Six North Dakota communities to receive grant funding

A total of $8,300 will be awarded from the state’s Main Street Initiative Vibrancy Grant program.

ND Commerce Logo
Image: Courtesy of North Dakota Department of Commerce

BISMARCK, N.D. – Six North Dakota communities received funding from round three of the Main Street Initiative Vibrancy Grant, according to the The North Dakota Department of Commerce. A total of $8,300 will be awarded.

The program helps provide small investments to community projects or events that encourage public art, activate underutilized space, or promote walking and biking.

“Vibrant communities are fundamental in attracting and retaining workforce,” Commerce Chief Operating Officer and Deputy Commissioner Shawn Kessel said in a statement when making the announcement on Thursday, April 28.

“Since the inception of the Main Street Initiative grant programs, our state has experienced a tremendous growth in communities that are dedicated in enhancing quality of life by utilizing resources to capitalize on their community’s existing strengths and assets.”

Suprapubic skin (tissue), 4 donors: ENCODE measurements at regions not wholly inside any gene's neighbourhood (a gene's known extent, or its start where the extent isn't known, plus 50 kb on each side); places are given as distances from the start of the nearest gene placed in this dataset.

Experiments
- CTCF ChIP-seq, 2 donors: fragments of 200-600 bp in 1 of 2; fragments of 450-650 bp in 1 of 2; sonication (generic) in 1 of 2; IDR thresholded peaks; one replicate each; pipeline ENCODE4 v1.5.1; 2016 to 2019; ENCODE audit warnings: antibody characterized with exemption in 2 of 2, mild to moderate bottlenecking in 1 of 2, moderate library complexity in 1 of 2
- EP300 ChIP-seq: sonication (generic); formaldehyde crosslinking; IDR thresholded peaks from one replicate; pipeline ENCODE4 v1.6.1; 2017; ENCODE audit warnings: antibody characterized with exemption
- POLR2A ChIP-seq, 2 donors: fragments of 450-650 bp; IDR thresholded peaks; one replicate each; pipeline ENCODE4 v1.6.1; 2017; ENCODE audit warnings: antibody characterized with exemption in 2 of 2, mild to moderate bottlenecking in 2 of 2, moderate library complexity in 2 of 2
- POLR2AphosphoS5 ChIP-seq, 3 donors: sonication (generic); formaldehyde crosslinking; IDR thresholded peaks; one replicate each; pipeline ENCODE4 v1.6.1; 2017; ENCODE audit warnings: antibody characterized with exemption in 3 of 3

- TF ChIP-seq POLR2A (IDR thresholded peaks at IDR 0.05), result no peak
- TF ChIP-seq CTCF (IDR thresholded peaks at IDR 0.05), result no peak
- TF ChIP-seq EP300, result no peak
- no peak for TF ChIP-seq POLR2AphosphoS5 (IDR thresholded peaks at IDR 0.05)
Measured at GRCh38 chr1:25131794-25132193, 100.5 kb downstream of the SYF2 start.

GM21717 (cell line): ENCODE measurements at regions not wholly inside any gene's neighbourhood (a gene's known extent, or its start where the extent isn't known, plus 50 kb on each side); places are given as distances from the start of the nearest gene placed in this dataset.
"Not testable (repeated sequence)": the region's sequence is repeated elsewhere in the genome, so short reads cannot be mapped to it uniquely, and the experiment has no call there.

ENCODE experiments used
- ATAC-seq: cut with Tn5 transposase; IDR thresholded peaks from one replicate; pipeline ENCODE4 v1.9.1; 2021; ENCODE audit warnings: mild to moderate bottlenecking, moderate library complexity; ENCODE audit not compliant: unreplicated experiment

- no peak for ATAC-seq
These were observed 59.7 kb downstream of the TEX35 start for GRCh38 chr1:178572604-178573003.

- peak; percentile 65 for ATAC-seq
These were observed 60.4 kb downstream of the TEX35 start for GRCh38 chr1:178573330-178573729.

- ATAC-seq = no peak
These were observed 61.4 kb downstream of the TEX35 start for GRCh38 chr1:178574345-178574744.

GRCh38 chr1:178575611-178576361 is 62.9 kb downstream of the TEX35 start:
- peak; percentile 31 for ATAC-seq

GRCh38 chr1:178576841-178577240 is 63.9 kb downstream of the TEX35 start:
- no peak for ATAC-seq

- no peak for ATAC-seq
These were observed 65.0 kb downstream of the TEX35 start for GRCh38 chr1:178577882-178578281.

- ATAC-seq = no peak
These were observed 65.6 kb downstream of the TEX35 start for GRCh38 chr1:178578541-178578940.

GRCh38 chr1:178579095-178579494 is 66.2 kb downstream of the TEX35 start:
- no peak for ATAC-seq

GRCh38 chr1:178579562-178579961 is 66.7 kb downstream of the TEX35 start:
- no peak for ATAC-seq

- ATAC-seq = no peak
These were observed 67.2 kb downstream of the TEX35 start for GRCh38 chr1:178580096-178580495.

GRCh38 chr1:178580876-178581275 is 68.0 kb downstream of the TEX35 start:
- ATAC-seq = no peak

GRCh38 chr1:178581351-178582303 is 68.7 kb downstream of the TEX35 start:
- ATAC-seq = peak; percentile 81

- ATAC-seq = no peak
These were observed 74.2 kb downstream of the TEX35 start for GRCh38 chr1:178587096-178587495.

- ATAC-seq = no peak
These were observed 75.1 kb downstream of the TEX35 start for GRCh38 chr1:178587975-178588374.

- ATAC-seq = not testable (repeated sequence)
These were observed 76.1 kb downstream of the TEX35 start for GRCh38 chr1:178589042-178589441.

Grant funding supports nonprofit organizations and/or local governments in vibrancy projects such as public events, public art, cultural celebrations, activating underutilized space, community gathering spaces, promoting active transportation, mitigating impacts of vacant or deteriorated infrastructure and more.


Commerce said a total of 14 applications were received from communities and regions across North Dakota. The following six applications are recommended to receive grant funding:

Bowman County Development Corporation: $1,500 for the community’s Main Street Garden.

City of Grafton: $800 for the local art club to paint fire hydrants.

Hazen Chamber of Commerce: $1,500 for the Music in the Park project.

Fargo Downtown Partnership: $1,500 for mugs to be used at the Coffee and Cocoa Crawl.

City of Horace: $1,500 to provide benches for Music in the Park.

City of Wahpeton: $1,500 to revamp an existing lot to become Keeble Commons for public space.

Related Topics: NORTH DAKOTA
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